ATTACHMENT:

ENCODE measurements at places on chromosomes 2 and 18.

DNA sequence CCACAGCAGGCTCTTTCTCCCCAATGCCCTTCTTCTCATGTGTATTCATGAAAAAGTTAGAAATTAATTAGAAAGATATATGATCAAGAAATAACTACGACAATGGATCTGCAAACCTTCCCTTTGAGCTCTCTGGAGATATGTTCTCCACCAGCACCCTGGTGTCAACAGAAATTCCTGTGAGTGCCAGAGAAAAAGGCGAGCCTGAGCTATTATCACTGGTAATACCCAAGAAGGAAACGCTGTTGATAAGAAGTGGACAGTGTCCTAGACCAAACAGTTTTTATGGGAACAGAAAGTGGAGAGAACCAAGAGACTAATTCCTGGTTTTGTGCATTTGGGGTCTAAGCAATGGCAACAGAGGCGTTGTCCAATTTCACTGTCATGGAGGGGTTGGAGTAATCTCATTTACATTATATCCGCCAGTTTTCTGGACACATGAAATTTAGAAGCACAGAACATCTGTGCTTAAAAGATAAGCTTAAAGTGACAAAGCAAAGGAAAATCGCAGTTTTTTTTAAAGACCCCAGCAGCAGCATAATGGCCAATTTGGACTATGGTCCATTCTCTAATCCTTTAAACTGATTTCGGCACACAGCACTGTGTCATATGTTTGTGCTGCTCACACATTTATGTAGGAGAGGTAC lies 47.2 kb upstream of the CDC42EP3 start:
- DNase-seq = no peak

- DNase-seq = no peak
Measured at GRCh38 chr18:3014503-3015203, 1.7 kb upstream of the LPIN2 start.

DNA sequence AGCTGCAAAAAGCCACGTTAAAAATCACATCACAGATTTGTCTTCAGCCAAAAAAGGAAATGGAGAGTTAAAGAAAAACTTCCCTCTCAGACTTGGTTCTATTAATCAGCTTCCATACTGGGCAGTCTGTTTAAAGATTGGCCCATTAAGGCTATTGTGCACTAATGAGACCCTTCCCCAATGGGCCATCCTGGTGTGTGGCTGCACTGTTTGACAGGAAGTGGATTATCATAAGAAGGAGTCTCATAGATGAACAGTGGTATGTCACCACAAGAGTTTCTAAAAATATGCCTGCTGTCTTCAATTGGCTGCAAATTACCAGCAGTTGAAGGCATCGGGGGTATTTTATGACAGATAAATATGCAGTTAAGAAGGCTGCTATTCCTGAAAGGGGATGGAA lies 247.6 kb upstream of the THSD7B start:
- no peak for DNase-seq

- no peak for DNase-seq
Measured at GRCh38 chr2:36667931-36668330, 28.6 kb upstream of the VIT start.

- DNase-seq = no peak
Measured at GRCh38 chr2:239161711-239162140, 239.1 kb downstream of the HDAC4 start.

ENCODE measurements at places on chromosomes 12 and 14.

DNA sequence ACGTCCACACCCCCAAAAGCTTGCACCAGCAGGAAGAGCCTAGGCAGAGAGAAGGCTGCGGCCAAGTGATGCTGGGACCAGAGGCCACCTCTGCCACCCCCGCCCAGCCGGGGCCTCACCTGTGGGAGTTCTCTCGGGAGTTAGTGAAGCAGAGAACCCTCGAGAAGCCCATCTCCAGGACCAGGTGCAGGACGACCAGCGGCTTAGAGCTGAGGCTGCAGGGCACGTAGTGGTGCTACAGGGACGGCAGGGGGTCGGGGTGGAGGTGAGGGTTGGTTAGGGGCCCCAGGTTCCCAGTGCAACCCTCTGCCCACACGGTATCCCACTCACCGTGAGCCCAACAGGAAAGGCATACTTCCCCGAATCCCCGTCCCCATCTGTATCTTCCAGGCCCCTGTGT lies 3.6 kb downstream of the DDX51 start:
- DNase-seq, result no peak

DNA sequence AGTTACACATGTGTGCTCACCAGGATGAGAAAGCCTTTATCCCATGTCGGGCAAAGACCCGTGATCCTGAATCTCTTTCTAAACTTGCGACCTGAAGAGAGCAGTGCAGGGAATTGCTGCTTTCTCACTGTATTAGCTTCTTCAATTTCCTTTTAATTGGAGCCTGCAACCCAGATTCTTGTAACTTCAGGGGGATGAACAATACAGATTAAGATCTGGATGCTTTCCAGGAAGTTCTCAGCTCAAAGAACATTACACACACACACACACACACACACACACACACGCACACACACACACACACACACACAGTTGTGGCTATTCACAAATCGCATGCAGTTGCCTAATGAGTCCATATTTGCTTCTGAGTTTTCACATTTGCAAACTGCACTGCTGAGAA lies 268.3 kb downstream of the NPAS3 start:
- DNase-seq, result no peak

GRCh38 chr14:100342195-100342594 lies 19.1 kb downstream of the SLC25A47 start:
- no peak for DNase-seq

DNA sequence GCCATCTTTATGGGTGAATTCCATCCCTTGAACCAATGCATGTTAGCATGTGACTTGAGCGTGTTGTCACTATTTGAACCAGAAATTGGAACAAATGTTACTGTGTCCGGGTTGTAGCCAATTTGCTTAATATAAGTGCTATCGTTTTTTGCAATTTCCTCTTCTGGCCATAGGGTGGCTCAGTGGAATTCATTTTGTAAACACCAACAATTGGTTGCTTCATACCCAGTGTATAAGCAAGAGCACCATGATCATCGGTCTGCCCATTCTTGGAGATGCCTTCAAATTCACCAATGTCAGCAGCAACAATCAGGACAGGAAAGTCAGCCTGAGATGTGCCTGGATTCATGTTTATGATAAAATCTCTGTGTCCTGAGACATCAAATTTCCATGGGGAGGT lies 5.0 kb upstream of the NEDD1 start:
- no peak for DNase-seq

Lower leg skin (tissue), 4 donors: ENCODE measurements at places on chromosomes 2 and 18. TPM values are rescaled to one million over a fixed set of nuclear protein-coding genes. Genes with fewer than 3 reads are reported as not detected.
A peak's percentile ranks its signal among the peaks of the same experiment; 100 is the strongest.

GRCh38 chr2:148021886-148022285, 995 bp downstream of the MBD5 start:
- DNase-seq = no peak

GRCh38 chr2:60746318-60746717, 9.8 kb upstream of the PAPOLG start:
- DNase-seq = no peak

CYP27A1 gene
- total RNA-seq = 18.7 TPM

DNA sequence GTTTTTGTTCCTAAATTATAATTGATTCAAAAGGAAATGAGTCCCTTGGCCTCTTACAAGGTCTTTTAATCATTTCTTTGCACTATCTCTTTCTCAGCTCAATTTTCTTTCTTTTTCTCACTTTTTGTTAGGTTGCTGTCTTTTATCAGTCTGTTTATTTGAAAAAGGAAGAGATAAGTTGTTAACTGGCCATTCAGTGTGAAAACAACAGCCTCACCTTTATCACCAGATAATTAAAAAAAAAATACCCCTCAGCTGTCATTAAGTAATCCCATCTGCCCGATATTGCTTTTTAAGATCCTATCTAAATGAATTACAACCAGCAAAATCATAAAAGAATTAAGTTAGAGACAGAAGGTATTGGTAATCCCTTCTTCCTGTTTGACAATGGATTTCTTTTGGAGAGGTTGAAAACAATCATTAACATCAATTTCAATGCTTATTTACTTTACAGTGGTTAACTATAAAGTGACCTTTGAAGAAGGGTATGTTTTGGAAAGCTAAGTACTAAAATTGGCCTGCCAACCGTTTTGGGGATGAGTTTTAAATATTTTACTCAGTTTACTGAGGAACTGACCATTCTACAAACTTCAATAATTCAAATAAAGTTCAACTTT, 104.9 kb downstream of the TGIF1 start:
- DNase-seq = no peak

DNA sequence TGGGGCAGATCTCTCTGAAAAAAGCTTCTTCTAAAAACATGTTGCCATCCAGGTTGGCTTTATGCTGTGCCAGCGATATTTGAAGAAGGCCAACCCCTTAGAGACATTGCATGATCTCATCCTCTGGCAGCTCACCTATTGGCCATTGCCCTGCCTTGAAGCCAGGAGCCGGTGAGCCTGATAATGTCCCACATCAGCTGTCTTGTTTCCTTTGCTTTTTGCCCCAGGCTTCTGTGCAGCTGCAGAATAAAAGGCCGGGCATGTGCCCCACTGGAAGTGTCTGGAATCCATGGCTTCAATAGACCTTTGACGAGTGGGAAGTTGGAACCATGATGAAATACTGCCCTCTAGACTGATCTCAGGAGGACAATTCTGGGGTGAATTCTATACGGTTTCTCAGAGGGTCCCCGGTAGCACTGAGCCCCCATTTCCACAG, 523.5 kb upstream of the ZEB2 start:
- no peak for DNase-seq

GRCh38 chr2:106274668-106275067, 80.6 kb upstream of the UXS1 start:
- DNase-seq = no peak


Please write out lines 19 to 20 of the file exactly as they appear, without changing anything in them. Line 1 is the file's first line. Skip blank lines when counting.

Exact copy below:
DNA sequence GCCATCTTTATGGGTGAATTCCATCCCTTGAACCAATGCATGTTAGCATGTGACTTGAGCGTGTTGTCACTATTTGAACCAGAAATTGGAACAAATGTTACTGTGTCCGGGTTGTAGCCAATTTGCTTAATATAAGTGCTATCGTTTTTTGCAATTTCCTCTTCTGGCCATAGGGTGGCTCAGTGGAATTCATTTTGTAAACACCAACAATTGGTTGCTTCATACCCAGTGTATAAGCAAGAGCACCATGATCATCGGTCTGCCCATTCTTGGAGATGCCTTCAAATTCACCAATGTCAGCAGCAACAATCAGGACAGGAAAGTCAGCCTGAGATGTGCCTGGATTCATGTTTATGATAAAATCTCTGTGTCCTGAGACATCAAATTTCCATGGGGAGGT lies 5.0 kb upstream of the NEDD1 start:
- no peak for DNase-seq